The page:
Rapid economic growth can increase inequality in the short term but, it can also rapidly lift huge numbers of people out of poverty. By contrast, attempts to address income inequality through public spending often impact negatively on rates of growth in both the short and long term.

That’s according to a report by a leading policy think tank released in Johannesburg yesterday.

Published by the Centre for Development and Enterprise and entitled Poverty and Inequality: Facts, trends, and hard choices, the report highlights insights gained from a workshop on inequality in South Africa and its implications for national policy, held in Johannesburg earlier this year.

South Africa remains one of the world’s most unequal societies. This is despite having built one of the most redistributive states in the developing world.

Commenting on the report, Ann Bernstein, CDE’s executive director, said the discussion and the papers by leading experts (local and international) had cast ‘much-needed’ light on issues surrounding South Africa’s quest to reduce inequality.

“State efforts to reduce income inequality have been largely unproductive. Instead of extending the welfare net even further, we should rather bring our national resources to bear on accelerating job-intensive economic growth,” said Bernstein.

Attended by 50 prominent analysts and policy-makers, the workshop sought to clarify issues surrounding the persistence of inequality in South Africa, and its implications for national policy.

The report notes that a tension often exists between steps needed to lift people out of poverty, and those that reduce inequality.

If redistributive spending diverts and reduces public and private expenditure on the infrastructure essential for higher growth, the rate of growth will be lower than it could be. As a result, mass poverty may be alleviated more slowly, if at all.

The report notes that the South African state is already highly redistributive, more so than most developing countries. Over the past 15 years, public spending aimed at reducing poverty — including numerous subsidies to poorer communities and individuals — has increased dramatically, while new laws and regulations seek to shape outcomes normally left to market mechanisms.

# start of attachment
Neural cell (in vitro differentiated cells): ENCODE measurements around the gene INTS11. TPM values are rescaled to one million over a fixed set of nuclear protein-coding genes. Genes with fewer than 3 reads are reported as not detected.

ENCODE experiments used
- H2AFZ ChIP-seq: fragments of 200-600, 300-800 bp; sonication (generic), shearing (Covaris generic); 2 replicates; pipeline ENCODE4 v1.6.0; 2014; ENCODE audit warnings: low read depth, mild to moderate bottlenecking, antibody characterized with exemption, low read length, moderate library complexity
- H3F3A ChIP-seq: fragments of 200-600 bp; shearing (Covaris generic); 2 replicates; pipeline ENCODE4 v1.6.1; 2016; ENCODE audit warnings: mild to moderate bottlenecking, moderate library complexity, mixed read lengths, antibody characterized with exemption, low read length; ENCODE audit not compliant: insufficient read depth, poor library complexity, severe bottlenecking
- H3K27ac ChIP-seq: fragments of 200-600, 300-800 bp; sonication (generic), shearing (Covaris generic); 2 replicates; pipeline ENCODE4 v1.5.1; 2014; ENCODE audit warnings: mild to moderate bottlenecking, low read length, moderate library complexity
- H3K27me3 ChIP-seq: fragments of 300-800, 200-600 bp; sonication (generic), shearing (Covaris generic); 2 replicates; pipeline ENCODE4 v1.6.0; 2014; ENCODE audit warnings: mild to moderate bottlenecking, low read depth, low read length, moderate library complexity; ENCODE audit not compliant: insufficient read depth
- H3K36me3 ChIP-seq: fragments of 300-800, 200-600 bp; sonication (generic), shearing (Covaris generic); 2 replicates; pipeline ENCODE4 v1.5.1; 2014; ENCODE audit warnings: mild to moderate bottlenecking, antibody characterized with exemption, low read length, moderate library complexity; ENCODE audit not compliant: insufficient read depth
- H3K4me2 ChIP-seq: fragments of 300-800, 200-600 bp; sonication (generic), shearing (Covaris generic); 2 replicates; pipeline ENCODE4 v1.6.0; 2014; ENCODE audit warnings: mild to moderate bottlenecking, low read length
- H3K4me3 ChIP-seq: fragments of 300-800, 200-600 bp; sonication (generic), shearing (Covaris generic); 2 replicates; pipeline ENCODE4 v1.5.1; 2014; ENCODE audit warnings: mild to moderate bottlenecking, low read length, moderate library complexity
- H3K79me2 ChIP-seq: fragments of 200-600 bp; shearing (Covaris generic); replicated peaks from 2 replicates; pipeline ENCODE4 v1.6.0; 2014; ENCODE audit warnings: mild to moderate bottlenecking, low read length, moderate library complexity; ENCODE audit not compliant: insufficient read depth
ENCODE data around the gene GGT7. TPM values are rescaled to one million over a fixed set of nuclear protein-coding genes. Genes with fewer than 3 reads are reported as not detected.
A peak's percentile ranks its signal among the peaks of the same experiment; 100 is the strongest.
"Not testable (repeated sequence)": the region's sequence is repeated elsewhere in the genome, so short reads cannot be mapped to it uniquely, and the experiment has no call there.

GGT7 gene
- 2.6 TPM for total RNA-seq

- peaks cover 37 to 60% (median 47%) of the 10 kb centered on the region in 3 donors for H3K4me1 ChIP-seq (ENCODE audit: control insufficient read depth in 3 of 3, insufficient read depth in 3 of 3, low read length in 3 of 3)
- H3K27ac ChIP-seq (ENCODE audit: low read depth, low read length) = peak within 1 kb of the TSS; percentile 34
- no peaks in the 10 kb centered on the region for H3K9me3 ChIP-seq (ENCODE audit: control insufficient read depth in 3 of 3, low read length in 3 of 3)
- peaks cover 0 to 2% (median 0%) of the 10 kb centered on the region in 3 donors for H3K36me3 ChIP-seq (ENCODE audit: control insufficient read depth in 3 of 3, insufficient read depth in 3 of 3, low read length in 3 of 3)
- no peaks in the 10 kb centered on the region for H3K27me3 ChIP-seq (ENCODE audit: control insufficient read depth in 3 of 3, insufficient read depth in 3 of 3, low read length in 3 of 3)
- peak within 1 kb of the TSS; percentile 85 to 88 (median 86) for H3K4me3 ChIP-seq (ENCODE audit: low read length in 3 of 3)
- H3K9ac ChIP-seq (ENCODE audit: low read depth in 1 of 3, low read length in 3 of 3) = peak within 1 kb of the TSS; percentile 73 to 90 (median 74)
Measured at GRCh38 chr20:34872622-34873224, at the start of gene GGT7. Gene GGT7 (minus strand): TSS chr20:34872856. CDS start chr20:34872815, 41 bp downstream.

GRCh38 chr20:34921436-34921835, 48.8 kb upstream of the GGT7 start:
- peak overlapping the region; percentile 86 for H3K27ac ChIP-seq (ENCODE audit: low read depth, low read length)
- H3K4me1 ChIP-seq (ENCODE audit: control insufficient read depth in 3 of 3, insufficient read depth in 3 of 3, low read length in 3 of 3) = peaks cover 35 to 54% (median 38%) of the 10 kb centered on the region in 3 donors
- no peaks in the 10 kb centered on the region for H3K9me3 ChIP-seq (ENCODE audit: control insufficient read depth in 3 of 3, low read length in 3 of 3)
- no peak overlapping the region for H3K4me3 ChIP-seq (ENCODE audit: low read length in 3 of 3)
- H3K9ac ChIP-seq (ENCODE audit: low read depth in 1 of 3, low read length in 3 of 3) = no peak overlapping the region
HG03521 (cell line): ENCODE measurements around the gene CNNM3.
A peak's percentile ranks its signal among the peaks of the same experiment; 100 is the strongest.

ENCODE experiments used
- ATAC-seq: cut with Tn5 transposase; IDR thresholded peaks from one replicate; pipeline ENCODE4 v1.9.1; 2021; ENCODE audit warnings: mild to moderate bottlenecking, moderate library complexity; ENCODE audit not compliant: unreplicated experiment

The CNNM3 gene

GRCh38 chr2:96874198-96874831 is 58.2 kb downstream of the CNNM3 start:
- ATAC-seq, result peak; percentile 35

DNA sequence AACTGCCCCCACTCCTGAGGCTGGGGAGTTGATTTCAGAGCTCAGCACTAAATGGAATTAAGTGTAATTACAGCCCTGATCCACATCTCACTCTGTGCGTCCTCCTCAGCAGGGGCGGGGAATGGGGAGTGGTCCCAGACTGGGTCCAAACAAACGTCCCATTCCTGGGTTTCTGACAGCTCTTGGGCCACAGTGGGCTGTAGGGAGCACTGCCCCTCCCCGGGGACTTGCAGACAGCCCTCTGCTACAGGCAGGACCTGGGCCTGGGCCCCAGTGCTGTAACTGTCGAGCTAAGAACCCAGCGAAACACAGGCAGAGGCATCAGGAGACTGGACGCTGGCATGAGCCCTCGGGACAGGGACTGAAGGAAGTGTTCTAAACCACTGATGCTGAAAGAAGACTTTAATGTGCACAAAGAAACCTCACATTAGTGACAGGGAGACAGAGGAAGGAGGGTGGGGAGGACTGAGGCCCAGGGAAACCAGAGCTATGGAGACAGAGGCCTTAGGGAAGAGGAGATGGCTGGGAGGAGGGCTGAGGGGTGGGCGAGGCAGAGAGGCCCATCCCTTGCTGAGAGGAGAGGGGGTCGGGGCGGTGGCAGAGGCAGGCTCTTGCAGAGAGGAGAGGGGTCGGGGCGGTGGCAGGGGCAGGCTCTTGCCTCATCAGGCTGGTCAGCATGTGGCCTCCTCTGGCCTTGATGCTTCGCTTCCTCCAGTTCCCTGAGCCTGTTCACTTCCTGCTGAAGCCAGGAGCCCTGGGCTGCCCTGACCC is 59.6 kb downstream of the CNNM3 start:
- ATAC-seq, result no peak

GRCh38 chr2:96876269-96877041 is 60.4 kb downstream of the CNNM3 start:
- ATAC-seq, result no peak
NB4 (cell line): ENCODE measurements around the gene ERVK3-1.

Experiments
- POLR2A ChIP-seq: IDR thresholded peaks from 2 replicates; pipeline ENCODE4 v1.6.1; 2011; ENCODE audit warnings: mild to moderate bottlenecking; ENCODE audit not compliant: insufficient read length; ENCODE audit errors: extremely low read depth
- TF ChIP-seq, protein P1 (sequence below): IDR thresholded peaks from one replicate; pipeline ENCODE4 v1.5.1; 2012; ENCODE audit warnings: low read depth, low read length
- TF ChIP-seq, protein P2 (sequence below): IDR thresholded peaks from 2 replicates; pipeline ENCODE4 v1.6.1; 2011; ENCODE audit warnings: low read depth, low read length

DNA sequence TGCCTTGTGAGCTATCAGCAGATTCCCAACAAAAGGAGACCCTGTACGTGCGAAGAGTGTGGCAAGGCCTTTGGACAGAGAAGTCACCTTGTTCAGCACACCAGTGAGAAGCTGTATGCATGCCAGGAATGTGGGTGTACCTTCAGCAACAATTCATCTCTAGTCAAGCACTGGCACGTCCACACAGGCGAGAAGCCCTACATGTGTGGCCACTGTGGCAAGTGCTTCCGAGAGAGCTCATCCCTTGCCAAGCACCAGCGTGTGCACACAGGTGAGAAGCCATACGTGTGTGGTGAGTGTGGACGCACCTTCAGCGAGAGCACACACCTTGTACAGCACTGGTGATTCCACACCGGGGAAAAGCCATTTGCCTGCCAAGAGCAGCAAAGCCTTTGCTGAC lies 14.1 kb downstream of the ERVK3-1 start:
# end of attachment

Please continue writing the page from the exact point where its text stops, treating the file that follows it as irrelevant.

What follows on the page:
Bernstein said: ‘And yet, all these efforts have done little to reduce inequality, which may even have worsened.’

Experience in many developing countries has shown that faster economic growth is the only way of generating large numbers of jobs in a relatively short period. Growth also generates the resources that smart states can use to improve key public services such as schooling, policing, public transport, and urban and rural infrastructure.

South Africa therefore faces a difficult choice. The country can choose to intensify existing redistributive policies via increased welfare spending, expanded public works programmes, and more spending on the social wage.

However, the CDE report argues every rand spent on transfers is a rand not spent on fixing schools, building roads and ports, and creating more efficient cities and towns. Moreover, increased redistributive spending would deepen costly forms of dependency, and further restrict economic growth. And traps government in a never-ending spiral of demands for ‘more’ – to increase the value of grants and subsidies, widen access to benefits. And the amount South Africa currently spends on all of this, has already reached its fiscal limit.

The current redistributive model is unsustainable.

Instead, says Bernstein, “South Africa should learn from the impressive performance of many countries in the developing world, and focus as single-mindedly as possible on adopting and implementing policies that will maximise sustained economic growth.”

‘Going for growth’ will pay off in the form of higher levels of national income, higher employment rates, and a major impact on poverty.

“Growth can transform societies,” Bernstein says. “Instead of seeing their human capital corrode through unemployment, millions of young currently unemployed workers will obtain real workplace experience, on-the-job training, and the psychological and cultural attributes needed to become more employable.

The CDE report argues that ‘such a strategy would also create a sense of participation and inclusion in our society that no amount of redistributive spending could hope to achieve. Bernstein concludes: “Dramatically increased employment is the essence of broad based empowerment.”

This media release is based on the following CDE report: Poverty and inequality: Facts, trends, and hard choices

Photo credit: Lindsay Mgbor/Department for International Development